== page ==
Fraudulent relationships are not something new between carriers and shippers. Take the 2008 case of S.C. Johnson & Son Inc. vs. Morris for instance.
The manufacturer of products such as Ziploc and Pledge, filed a suit two years ago against their former director of transportation, Milton Morris, and several carriers including Transport Corporation of America Inc., Stevens Transport Inc., and Far Side Trucking Inc., in a bribe that took place when Morris was employed there, costing the company tens of millions of dollars.
According to the suit, Morris made deals in which he was able to get his friend hired by one of the carriers, along with receiving gifts, jewelry, trips, and over a million dollars, in return for giving the carriers business in which S.C. Johnson paid for at extremely high rates.
John Burch, who used to work as a broker for Wachovia Securities, admitted that he laundered close to $370,000 in several bank accounts for Morris (http://www.journaltimes.com/news/local/article_1f340d46-8994-5a74-9894-4b4473069eea.html).
Katherine Scheller, who Morris planned to take over in the scheme when he left, was fired after Morris. She is said to have made out with at least $195,000 from the schemes.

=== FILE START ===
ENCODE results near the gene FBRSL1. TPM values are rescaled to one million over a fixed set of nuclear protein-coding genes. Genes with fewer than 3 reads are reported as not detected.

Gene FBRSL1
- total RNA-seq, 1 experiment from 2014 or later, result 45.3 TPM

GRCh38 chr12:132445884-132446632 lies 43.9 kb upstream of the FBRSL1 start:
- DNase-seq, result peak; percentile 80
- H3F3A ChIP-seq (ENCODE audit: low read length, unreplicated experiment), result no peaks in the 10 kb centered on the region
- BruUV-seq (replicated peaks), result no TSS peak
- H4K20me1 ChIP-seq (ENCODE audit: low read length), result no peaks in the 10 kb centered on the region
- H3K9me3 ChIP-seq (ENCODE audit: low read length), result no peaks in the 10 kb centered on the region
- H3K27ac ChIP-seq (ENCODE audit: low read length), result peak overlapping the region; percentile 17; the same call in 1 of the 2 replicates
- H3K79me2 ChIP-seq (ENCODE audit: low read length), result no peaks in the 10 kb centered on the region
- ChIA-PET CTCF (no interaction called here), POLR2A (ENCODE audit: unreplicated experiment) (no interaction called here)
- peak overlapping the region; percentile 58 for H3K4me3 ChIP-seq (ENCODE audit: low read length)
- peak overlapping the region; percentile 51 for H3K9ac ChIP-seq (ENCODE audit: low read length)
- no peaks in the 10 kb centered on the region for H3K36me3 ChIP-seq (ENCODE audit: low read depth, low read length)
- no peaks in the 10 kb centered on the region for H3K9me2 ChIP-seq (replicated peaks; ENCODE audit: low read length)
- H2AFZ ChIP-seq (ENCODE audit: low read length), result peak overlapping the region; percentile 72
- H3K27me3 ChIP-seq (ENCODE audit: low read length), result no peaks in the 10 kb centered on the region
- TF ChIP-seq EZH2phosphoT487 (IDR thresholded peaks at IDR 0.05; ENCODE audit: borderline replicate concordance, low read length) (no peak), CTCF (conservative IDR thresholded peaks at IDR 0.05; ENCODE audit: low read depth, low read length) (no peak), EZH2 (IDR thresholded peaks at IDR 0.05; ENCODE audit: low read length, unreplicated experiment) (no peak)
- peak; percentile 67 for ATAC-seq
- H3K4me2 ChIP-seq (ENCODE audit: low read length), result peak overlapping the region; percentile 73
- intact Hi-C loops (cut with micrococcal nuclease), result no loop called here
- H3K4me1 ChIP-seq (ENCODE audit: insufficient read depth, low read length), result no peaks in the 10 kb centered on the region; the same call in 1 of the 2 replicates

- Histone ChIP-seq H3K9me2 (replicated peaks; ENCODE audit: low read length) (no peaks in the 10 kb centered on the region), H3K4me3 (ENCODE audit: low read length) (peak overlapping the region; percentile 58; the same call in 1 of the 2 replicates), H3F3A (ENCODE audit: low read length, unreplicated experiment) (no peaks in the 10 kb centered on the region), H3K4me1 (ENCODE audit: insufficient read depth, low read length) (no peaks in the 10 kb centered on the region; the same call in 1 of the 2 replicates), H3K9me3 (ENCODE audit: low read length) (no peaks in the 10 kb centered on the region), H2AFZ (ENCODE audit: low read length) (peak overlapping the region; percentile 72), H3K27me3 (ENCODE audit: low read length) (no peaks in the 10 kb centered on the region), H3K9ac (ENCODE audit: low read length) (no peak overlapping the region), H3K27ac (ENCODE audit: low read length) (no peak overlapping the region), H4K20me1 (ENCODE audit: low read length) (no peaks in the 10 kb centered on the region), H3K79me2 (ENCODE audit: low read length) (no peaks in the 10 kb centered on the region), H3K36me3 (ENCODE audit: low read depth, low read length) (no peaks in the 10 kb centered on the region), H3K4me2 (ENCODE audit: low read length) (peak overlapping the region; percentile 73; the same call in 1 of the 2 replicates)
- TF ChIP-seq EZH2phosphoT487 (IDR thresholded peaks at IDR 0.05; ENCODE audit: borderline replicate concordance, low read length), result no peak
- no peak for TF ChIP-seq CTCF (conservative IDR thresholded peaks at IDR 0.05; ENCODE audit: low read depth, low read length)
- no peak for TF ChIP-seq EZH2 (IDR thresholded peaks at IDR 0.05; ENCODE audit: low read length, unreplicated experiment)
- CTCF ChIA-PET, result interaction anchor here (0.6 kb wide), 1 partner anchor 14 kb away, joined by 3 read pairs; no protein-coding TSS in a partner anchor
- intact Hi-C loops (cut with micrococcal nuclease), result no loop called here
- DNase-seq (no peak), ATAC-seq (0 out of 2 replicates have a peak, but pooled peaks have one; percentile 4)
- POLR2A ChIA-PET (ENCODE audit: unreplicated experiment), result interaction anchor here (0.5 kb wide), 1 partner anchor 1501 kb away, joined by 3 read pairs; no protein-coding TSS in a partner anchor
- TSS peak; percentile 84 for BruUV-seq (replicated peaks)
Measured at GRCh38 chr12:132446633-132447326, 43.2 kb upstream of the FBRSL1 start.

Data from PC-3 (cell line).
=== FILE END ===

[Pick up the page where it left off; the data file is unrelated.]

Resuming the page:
The verdict declared S.C. Johnson $147 million, which was $45.1 million more than what they asked for (http://www.journaltimes.com/news/local/article_1841c1e7-257b-596c-bc1c-58a466713303.html).
Thomas Buske of Buske Lines Inc., a family owned business who was said to have hired Morris’ son during the deal, had no choice but to turn his company over to S.C. Johnson in December of 2009 to pay off the suit (http://stlouis.bizjournals.com/stlouis/stories/2010/02/15/story3.html).
Unfortunately, fraudulent relationships are still found today, such as in the recent Lasher Brother Trucking Company case.
Case in point, make sure when choosing a carrier, you look for someone with an outstanding record that you can trust, someone like Road Scholar Transport.